The School Newspaper of Cathedral Catholic High School

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After exams, Dons have one more bubble to fill

CCHS+students+shift+focus+from+campus+to+the+nation%27s+capital+as+election+day+nears.
CCHS students shift focus from campus to the nation's capital as election day nears.

CCHS students shift focus from campus to the nation's capital as election day nears.

CCHS students shift focus from campus to the nation's capital as election day nears.

Sarah Scherer, Managing Editor

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While preparing for final exams, Cathedral Catholic High School students become keenly aware of the tragic hero cycle and periodic table elements.

However, shortly after sharpening their pencils for the last time, their attention will be called to something more important than the final mark on their report cards: the presidential election.

Students 18 years of age and above will bubble one more question July 7, 2016, the date of the California Presidential Primary Election, when they will select among either Democratic presidential candidates Hillary Clinton or Bernie Sanders, Republican presidential candidate Donald Trump or Libertarian presidential candidate Gary Johnson.

While many Americans, especially young people due to their historically low voting record, see a bleak future in those three names, CCHS teachers insist it is crucial they cast their ballots.

According to the U.S. Census Bureau Current Population Survey 2012, only 45 percent of Americans aged 18-29 voted that year. This is not a new trend as the youngest demographic of voters have finished last since 1996.

So, why are young people shy to the polls?

“They probably think the issues don’t affect them,” AP U.S. Government Teacher Mr. Joe Fillipone said.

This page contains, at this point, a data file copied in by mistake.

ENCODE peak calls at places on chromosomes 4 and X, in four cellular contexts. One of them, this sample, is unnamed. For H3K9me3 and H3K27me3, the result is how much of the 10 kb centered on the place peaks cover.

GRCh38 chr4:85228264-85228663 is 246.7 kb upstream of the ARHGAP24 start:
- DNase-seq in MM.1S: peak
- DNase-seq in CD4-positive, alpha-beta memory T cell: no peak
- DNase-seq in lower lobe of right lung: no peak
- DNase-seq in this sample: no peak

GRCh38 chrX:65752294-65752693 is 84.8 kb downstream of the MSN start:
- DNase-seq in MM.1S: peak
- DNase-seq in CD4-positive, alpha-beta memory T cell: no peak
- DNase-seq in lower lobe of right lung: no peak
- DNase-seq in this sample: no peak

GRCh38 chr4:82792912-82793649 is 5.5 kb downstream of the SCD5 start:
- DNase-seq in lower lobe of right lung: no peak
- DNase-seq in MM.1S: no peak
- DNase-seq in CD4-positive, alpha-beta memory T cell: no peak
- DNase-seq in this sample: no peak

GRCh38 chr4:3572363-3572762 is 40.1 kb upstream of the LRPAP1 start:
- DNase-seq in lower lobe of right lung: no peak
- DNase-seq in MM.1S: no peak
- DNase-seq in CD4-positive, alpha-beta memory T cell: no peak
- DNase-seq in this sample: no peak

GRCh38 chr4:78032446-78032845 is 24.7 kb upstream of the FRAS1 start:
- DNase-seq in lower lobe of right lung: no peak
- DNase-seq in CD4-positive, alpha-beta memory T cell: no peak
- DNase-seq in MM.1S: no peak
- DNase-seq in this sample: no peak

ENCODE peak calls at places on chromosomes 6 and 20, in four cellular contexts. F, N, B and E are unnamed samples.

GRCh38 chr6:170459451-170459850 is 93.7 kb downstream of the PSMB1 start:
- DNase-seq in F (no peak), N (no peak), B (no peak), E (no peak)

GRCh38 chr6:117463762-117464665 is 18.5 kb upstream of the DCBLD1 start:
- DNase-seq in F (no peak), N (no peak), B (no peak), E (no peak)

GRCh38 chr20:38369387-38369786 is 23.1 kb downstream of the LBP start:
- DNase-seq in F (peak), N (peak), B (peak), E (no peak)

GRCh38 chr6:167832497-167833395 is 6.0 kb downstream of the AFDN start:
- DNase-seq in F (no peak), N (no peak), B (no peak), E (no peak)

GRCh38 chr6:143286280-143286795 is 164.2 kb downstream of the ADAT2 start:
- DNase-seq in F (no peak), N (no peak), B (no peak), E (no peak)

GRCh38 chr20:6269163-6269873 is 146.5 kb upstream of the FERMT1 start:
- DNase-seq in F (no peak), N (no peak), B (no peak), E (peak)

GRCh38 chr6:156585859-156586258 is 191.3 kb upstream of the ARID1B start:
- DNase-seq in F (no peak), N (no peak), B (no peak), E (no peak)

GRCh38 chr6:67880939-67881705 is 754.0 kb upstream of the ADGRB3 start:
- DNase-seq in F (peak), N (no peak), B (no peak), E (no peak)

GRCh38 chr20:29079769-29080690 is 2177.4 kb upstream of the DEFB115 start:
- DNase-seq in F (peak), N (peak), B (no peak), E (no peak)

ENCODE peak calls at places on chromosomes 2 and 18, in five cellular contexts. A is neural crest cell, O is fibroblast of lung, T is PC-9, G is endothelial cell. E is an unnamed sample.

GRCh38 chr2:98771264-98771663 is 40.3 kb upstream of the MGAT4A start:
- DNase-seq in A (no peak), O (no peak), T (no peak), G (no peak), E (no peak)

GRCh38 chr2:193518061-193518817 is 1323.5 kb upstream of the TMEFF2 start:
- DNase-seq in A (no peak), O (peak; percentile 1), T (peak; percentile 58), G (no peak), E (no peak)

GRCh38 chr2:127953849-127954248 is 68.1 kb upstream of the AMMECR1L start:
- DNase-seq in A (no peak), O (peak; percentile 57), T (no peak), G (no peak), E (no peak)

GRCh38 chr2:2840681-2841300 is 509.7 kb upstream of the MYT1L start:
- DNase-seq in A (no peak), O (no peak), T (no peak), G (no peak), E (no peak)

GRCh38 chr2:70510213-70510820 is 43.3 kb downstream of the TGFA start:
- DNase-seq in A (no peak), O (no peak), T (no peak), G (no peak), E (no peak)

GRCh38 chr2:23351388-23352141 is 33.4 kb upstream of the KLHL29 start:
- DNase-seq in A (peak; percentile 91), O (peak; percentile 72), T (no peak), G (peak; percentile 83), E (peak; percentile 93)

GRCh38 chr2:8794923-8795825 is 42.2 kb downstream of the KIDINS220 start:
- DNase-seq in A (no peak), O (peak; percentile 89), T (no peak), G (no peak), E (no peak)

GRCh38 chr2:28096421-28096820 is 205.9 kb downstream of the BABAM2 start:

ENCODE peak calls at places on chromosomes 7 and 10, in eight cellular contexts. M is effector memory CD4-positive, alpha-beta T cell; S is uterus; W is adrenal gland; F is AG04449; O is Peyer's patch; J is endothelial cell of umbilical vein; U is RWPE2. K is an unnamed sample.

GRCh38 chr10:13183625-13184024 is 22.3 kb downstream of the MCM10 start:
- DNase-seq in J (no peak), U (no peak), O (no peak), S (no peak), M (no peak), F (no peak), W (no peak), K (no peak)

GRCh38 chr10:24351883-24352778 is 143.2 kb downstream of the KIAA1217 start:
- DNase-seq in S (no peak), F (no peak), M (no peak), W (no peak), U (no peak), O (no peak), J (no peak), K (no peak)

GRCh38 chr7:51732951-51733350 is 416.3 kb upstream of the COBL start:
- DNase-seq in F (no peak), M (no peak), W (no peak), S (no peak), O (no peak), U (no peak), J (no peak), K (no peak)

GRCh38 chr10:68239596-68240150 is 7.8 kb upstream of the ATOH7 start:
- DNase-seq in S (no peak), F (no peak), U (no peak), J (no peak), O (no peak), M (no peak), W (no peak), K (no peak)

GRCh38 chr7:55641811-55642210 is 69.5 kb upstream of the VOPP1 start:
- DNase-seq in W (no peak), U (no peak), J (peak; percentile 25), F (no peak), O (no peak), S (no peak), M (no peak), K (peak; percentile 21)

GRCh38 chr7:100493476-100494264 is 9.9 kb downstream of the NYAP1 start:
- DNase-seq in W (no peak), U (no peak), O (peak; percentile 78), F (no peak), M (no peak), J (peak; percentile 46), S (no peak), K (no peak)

During election season, remember the words of Ancient Greek statesmen Pericles: “Just because you do not take an interest in politics doesn’t mean politics won’t take an interest in you.”

Echoing the Ancient Grecian line of thought, Mr. Fillipone said, “Your vote matters because the issues that they’re debating about definitely affect you.”

Consider social security.

A young person might think, “that’s for old people.” However, once they are employed, they will pay into social security, as well. When thought of as an investment, young people might realize they care about the fruits of all those years of government-mandated investment.

U.S. History Teacher Mr. Joe Kilroy has a different theory for why young people tend to avoid the polls.

“I don’t think they watch the news, so I don’t think they know the importance of voting,” he said.

Ignorance of the happenings in the country is surely something to be remedied. Mainly, people who plan to vote should educate themselves prior to hitting the polls.

“You have to engage intelligently in the democratic process for it to work, and part of that engagement is you have to vote,” Mr. Kilroy said.

When one votes, he or she ought to vote intelligently, with a thorough understanding of all the pertinent issues so they can make an educated choice regarding the best choice for America’s future.

Not feeling inclined to turn on Fox News or CNN?

Mr. Fillipone suggests searching the internet for nontraditional news sources that might focus on “younger” issues, or present the information in a more engaging fashion.

In America’s democratic process, it is commonly noted that the people only have a “choice” between the few candidates hand-picked for them by “the powers that be.”

Mr. Kilroy asserts that getting involved in politics will result in more desirable candidates for election.

“The media can put in front of us anyone they want and do anything they want with them, and we get characters like Trump and the whole Republican ticket,” Mr. Kilroy said. “Trump and Rubio and Cruz are creations of the media. If young people don’t get involved and express their wishes and their desires, they get what they get. You can’t complain about leaders if you don’t vote.”

So, how does one vote? Register to vote on California Secretary of State Alex Padilla’s website at http://registertovote.ca.gov. No matter which “party preference” one selects, he or she will be able to vote for anyone in the general election.

However, for the primaries, only registered Republicans can vote Republican and only those registered Democrat or No Party Preference can vote Democrat. The “American Independent,” or “Independent Party” is not the same as registering no party preference.

Get out to cast your vote on June 7 and Nov. 8, 2016.

“You can’t whine if you don’t vote,” Mr. Fillipone said.

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The School Newspaper of Cathedral Catholic High School
After exams, Dons have one more bubble to fill